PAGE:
In Matt Johnson's interview of Mike Huebsch, Secretary of the Department of Administration, (Broadcaster, March 21) Huebsch repeated the often-made Walker Administration claim of balancing a $3.6 billion deficit upon assuming office. What Secretary Huebsch doesn't talk about is that, by the end of Governor Walker's first term, Wisconsin could be $4 billion deeper in debt.
The expenditure side of the Wisconsin State Budget is like a giant pie, filled with the projected revenue of the coming two-year budget cycle. The Wisconsin Constitution requires that the state budget be cash balanced; expenditures cannot exceed projected cash revenues. Thus, there is only so much filling for the pie. How one slices that pie is what the political budgeting process is all about.
If the pie being baked is not big enough to fill the state's spending hunger, then the state can borrow extra cash filling for the pie. The state constitution allows the state to borrow cash for the budget, as long as the state can afford to make the appropriate cash and interest payments. Unfortunately, however, when the state borrows money like this, it adds to the state's long-term debt.
When Governor Walker took office, Wisconsin's long-term debt was about $10 billion. By the end of Walker's term, Wisconsin's long-term debt will be nearly $14 billion.
During the first two years of Gov. Scott Walker's term, the choice made was to borrow one billion dollars. In an email exchange with me, Senator Kathleen Vinehout wrote, "Long Term Debt for Governmental Activities as calculated by the Legislative Fiscal Bureau has grown from $9,938,655,000 in 2010 to $10,593,140,000 in 2011 and $11,046,487,000 as of June 30, 2012." Add this billion to Walker's proposed 2014-15 state budget, which borrows yet another billion, and the total becomes $2 billion. Add another $1.5 billion for the Walker administration's proposed new capital improvement budget, and we reach $3.5 billion.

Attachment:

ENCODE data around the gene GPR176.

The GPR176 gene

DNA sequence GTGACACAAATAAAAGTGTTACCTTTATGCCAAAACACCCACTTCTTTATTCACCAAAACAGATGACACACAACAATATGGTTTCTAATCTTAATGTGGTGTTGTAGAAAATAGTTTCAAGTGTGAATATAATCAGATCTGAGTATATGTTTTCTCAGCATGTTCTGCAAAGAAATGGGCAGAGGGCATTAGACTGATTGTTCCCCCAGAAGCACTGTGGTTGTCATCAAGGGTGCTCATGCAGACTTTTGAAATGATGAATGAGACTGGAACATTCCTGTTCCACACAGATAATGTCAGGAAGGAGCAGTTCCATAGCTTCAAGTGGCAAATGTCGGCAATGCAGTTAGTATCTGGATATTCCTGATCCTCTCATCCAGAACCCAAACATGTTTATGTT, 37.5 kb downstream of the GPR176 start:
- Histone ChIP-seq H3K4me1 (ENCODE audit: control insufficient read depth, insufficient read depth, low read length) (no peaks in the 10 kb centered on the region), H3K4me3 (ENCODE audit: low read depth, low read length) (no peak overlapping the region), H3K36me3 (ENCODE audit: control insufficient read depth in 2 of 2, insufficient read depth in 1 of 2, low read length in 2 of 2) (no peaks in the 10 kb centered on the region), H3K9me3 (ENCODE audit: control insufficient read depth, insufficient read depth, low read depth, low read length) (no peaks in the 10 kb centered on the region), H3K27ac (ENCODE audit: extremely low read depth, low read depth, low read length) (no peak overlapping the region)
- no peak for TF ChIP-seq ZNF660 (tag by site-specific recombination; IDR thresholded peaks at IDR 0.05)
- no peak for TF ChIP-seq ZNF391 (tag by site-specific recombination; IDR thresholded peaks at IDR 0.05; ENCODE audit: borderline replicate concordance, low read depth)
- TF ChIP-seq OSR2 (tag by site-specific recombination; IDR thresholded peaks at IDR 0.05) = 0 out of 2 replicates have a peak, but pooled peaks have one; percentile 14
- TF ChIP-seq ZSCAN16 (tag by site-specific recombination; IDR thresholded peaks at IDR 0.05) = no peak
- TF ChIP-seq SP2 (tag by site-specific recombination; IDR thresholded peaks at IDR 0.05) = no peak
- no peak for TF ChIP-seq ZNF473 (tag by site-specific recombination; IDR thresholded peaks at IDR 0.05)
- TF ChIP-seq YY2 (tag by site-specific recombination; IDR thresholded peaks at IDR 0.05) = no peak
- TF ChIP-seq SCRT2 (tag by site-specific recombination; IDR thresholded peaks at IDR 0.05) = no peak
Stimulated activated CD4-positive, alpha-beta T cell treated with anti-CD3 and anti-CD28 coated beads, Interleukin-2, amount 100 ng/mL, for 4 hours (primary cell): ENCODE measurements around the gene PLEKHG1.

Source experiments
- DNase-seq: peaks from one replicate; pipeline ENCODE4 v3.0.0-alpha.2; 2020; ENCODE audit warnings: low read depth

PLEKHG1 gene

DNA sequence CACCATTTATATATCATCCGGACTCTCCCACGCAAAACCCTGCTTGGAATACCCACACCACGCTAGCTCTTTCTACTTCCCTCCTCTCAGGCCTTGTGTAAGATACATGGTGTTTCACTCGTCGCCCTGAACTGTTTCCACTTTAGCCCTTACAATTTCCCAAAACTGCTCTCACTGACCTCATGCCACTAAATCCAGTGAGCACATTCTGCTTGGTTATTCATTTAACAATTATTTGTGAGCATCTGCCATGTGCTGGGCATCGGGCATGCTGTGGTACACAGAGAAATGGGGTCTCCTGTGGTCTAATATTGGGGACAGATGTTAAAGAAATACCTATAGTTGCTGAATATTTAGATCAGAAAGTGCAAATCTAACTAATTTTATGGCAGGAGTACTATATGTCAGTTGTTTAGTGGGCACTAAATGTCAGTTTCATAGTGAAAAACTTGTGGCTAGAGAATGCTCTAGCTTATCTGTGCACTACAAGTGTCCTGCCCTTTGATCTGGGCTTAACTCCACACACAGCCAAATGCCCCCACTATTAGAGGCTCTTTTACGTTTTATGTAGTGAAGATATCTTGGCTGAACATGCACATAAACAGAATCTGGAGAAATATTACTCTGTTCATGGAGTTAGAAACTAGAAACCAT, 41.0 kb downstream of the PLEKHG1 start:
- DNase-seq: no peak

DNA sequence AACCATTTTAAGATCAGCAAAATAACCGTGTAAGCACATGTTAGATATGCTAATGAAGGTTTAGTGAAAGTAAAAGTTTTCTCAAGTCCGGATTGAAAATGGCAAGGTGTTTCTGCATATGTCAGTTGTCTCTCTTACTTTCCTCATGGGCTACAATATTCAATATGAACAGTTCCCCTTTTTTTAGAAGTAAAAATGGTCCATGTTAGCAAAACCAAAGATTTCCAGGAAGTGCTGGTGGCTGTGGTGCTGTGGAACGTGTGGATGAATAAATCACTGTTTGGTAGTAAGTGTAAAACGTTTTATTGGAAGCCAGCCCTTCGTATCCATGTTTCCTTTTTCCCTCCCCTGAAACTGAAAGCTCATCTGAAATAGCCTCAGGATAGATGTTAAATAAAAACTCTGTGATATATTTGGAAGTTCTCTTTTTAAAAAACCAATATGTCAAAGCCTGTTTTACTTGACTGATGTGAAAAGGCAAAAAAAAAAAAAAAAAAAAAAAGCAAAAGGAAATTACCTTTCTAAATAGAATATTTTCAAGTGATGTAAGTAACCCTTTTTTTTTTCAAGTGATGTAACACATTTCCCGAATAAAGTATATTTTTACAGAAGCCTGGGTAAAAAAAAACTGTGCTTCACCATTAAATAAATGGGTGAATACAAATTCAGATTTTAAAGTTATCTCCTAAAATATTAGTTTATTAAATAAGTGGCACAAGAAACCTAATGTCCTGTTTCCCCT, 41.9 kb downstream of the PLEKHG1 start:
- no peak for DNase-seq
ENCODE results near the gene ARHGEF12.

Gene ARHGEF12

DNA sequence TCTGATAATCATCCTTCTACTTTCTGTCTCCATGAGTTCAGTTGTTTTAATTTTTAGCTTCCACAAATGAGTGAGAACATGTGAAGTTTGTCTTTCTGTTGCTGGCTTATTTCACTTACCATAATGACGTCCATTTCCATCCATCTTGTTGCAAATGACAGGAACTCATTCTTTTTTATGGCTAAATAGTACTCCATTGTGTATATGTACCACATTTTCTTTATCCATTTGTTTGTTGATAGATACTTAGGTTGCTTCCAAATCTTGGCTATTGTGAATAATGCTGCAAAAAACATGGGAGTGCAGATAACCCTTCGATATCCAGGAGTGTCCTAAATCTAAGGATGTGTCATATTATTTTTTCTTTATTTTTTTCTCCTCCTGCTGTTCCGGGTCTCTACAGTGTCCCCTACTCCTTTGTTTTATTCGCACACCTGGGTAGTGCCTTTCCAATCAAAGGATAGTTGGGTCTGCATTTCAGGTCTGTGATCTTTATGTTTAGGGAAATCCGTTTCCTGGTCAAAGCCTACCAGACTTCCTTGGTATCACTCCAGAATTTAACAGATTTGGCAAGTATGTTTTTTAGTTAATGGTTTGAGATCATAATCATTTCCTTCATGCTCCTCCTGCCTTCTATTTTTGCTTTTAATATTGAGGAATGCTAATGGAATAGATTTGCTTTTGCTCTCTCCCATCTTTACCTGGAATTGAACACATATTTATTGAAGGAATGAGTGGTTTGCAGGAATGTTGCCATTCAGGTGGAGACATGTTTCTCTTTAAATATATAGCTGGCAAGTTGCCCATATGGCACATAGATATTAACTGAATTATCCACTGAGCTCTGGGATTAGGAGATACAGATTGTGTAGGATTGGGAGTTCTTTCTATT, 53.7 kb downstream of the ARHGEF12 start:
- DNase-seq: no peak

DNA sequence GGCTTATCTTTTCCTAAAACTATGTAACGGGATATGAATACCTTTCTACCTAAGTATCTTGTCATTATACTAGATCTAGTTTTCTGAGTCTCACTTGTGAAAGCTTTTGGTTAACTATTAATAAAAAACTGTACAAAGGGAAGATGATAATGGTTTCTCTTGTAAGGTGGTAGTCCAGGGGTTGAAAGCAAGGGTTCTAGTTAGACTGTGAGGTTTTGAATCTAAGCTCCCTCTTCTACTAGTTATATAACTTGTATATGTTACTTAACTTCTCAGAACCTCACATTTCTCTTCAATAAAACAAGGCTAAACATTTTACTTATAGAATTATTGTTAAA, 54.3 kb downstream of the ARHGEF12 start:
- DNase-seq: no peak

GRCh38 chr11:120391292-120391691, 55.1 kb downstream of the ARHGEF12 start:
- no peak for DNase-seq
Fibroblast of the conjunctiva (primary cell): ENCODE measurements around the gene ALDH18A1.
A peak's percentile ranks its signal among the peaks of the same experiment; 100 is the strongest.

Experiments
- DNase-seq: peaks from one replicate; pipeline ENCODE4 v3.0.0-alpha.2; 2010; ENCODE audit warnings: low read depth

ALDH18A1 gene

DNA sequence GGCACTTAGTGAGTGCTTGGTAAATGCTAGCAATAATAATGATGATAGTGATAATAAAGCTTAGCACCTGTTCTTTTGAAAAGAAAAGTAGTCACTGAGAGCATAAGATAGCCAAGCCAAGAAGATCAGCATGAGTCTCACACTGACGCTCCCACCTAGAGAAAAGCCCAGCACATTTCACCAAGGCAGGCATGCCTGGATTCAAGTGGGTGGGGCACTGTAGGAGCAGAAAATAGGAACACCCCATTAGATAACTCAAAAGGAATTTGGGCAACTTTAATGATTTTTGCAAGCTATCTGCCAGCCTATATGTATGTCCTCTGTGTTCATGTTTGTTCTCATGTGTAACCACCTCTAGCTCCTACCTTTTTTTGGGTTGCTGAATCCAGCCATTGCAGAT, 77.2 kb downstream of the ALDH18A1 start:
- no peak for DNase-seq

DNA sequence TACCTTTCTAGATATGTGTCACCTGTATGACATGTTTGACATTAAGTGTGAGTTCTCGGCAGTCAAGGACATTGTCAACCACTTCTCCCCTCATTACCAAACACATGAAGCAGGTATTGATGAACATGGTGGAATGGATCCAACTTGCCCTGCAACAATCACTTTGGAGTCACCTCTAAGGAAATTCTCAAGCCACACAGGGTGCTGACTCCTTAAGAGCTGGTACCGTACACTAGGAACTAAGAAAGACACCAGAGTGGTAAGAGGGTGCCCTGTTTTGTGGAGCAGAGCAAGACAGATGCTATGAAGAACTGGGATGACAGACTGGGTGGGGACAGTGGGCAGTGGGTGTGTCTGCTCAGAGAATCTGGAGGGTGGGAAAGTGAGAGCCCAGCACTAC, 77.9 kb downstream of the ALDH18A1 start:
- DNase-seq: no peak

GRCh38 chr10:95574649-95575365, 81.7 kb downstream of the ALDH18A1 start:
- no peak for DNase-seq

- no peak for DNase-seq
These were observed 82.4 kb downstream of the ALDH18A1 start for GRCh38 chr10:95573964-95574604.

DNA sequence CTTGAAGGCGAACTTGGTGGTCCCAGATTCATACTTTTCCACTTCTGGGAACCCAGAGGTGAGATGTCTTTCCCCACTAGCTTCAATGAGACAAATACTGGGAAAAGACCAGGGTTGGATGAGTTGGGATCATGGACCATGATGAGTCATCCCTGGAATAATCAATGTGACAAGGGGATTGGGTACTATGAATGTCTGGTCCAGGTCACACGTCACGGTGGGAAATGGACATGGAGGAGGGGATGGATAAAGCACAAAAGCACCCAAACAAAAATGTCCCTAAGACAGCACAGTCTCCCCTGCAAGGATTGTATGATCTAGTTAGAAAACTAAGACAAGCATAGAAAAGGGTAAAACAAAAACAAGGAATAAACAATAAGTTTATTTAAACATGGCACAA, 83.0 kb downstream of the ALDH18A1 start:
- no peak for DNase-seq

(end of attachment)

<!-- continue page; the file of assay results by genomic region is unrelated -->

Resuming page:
But we're not done adding debt yet: Senator Vinehout points out that "in the last budget, $560 million in debt payments were not made. "Add this half a billion in unpaid debt to our total and our current debt increase under Walker's governance is four billion dollars.
With billions more in state budget pie filling, Walker has been able to craftily slice the pie in deceptive ways that support his narrative of being a tax-cutting, budget-balancing, surplus-creating conservative, all the while doing it with the complicity of the state press and media, whose silence belays their bias.
This filling of borrowed money has allowed Governor Walker to brag that he has achieved "a complete 180 degree turn to true prosperity with a budget surplus." But, is it really surplus and true prosperity when the state has had to borrow billions to fund it? In his Vernon Broadcaster interview, Secretary Huebsch says, "we can now put $125 million in the rainy day fund." So, the state borrows billions to put $125 million into a rainy day fund? Secretary Huebsch goes on to say, "and for the first time in 15 years the governor is proposing an income tax rate cut." A tax cut? The state borrows billions, so that a family of four earning $80,000 yearly can save $106 in state taxes. Really?
While Walker supporters can correctly claim the borrowed money was not officially used for a tax-cut or rainy day surplus, and instead used to fund projects such as the Zoo Freeway, the fact remains, however, that the budget pie is only so big, and that without borrowing additional cash, both Walker's tax-cuts and freeways are not possible.
When the Walker Administration repeats their claim of balancing a $3.6 billion deficit, they're hoping we aren't thinking about the borrowed billions. In the end, the Walker Administration has borrowed away the $3.6 billion deficit and turned it into $4 billion in debt."...That's really the turn around that we've been able to accomplish." said Secretary Huebsch. Indeed it is.
The next step in the budgeting process is legislative. There are upcoming legislative public hearings and meetings on the budget in April. Unfortunately, though, the real legislative portion of the state budget is crafted behind closed doors during closed partisan caucuses. Partisan caucuses are exempted from the state's open meeting law. These caucuses take place locked away from the prying eyes of the people, whose taxes are being spent.
Why do we allow this? Be silent no more, because your silence is your consent.
Dennis Brault is a Vernon County Supervisor and chairman of the Vernon County Democratic Party.